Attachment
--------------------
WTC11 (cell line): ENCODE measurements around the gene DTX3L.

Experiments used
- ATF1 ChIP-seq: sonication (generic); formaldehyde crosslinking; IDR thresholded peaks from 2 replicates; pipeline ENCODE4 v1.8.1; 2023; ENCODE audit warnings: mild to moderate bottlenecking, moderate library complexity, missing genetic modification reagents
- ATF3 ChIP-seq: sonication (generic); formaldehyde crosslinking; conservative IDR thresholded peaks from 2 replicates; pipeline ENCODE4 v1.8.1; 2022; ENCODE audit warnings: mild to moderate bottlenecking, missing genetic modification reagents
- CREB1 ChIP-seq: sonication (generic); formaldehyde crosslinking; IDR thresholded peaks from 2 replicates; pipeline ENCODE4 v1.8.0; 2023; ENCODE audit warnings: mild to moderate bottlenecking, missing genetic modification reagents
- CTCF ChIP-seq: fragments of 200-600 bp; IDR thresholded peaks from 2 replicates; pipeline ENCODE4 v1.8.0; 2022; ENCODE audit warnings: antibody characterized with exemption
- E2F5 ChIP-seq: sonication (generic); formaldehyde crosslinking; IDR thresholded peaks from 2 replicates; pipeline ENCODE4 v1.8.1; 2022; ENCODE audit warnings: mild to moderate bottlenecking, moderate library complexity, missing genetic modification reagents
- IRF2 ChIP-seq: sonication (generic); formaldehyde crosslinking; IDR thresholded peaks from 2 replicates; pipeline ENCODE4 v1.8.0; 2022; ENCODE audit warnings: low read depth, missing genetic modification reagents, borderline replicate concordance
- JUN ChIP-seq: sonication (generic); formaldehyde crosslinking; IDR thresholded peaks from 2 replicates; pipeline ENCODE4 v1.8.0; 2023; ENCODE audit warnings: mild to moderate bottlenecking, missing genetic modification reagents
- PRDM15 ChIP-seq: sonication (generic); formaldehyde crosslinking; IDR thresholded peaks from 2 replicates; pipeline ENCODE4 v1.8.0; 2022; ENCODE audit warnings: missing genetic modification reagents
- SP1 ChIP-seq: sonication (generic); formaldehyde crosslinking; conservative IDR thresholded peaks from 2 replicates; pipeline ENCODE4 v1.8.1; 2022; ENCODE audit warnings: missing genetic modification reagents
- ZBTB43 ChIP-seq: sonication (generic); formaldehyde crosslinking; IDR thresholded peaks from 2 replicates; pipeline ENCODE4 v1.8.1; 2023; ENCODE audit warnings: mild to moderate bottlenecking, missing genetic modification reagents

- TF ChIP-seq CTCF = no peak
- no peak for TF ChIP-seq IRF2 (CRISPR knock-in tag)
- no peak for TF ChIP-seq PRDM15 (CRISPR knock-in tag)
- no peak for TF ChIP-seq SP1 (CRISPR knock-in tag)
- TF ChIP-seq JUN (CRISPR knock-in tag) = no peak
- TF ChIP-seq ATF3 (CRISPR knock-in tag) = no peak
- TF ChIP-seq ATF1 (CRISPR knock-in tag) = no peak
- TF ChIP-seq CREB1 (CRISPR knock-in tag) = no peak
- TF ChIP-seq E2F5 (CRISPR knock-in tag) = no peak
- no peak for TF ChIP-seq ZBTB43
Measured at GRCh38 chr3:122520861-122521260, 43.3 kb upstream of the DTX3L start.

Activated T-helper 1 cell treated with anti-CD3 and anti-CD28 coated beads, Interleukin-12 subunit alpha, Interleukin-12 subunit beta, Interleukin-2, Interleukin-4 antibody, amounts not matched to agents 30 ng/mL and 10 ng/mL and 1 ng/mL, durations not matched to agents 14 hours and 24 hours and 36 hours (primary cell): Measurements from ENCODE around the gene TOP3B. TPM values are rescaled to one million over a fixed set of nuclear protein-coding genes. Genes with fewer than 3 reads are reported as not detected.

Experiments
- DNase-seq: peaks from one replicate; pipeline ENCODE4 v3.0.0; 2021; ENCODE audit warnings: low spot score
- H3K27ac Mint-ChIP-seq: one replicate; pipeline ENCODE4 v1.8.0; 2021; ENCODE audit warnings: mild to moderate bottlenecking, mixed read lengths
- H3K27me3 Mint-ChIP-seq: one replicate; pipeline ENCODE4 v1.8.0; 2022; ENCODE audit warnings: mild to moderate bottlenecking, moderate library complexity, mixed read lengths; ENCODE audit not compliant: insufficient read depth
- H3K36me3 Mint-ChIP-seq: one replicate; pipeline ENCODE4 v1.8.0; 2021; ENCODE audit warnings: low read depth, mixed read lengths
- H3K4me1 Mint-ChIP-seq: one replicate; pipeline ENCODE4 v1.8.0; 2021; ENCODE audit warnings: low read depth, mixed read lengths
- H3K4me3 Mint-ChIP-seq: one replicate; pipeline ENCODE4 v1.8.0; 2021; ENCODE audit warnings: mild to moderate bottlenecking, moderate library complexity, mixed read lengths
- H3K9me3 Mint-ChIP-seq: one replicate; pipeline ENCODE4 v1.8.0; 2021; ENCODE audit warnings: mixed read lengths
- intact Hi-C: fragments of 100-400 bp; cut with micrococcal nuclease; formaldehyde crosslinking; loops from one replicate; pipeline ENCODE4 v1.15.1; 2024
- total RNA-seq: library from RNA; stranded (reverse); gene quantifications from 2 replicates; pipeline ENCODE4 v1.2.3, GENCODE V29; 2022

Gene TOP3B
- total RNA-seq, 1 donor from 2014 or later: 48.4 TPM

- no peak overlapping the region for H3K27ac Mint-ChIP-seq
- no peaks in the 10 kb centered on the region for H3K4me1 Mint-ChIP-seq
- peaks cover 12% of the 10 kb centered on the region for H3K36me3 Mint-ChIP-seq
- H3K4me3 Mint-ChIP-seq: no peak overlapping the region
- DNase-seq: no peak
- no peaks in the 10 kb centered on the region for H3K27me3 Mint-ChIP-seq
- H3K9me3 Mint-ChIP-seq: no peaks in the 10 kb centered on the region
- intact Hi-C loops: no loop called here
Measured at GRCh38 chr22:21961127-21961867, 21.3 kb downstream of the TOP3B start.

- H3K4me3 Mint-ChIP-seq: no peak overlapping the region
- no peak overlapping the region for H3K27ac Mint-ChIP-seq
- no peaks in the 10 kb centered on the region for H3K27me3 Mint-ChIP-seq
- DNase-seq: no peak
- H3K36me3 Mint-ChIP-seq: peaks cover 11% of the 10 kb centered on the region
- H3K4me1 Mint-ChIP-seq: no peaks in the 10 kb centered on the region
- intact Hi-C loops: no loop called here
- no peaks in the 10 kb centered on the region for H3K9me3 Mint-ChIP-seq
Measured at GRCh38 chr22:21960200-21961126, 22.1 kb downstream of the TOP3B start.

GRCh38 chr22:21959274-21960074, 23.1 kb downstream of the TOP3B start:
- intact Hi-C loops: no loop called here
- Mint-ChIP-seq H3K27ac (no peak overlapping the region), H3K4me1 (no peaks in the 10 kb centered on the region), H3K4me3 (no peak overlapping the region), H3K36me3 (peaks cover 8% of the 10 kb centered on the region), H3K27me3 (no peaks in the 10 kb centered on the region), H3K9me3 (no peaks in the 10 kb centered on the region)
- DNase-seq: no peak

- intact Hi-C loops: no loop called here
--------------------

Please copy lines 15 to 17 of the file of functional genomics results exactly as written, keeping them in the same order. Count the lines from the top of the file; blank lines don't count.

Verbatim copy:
- no peak for TF ChIP-seq PRDM15 (CRISPR knock-in tag)
- no peak for TF ChIP-seq SP1 (CRISPR knock-in tag)
- TF ChIP-seq JUN (CRISPR knock-in tag) = no peak